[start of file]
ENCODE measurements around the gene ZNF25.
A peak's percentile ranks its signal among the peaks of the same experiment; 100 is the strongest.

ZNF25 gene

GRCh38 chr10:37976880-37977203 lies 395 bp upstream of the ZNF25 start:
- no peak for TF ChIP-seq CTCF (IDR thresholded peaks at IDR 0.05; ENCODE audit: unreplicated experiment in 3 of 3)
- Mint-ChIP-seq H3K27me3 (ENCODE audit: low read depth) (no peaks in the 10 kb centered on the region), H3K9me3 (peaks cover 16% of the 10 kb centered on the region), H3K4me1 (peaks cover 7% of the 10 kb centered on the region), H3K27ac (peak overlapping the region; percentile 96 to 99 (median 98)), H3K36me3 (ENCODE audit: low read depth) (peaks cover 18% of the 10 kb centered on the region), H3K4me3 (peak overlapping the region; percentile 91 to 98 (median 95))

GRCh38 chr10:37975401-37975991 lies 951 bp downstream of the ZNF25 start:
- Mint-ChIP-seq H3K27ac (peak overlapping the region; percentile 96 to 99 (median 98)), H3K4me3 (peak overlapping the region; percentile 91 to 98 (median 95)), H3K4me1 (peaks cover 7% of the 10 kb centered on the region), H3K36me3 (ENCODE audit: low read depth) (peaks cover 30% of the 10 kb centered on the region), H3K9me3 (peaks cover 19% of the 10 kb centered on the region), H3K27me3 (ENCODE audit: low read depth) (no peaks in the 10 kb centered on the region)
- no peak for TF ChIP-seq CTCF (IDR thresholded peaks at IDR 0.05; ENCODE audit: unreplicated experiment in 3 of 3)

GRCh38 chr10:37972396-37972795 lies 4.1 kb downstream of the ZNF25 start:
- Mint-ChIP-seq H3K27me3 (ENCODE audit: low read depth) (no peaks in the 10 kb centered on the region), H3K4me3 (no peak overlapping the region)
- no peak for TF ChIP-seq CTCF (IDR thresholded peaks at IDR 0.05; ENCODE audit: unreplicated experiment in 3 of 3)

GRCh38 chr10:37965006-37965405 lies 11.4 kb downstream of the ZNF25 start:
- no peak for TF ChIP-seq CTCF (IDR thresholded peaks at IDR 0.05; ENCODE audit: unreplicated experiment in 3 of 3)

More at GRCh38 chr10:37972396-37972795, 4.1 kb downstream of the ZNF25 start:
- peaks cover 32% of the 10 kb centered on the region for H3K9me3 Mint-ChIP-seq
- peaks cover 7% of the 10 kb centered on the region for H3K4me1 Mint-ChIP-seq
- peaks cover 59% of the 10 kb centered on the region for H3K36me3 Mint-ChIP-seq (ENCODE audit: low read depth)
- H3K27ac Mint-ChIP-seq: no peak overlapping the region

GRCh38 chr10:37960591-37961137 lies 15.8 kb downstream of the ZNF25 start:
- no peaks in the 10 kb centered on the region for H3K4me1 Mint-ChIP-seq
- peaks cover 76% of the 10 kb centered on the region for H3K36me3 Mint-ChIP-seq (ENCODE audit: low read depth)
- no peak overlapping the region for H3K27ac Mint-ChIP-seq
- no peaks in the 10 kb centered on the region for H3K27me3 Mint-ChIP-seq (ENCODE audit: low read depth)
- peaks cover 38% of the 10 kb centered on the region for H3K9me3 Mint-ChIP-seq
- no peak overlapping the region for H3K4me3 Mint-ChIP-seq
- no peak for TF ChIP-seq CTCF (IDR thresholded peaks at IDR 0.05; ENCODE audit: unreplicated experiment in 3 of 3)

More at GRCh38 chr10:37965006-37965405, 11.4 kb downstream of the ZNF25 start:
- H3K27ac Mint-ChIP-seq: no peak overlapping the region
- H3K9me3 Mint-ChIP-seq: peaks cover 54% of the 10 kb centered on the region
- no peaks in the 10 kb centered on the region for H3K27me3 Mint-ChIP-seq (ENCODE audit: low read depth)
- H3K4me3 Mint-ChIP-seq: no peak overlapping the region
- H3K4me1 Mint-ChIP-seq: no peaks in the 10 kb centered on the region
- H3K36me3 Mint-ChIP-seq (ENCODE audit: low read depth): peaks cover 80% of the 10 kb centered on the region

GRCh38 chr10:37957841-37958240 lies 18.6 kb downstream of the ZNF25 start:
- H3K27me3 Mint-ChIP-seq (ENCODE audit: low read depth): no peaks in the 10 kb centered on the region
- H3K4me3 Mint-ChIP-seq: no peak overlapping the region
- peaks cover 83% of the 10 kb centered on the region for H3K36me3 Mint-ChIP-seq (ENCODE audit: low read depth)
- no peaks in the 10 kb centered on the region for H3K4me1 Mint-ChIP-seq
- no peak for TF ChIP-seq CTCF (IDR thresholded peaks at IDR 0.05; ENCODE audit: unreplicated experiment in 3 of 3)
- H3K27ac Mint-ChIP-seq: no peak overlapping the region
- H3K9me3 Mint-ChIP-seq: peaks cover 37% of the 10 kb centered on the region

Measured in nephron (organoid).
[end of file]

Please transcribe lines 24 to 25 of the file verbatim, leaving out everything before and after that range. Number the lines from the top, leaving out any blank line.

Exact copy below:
- no peaks in the 10 kb centered on the region for H3K27me3 Mint-ChIP-seq (ENCODE audit: low read depth)
- peaks cover 38% of the 10 kb centered on the region for H3K9me3 Mint-ChIP-seq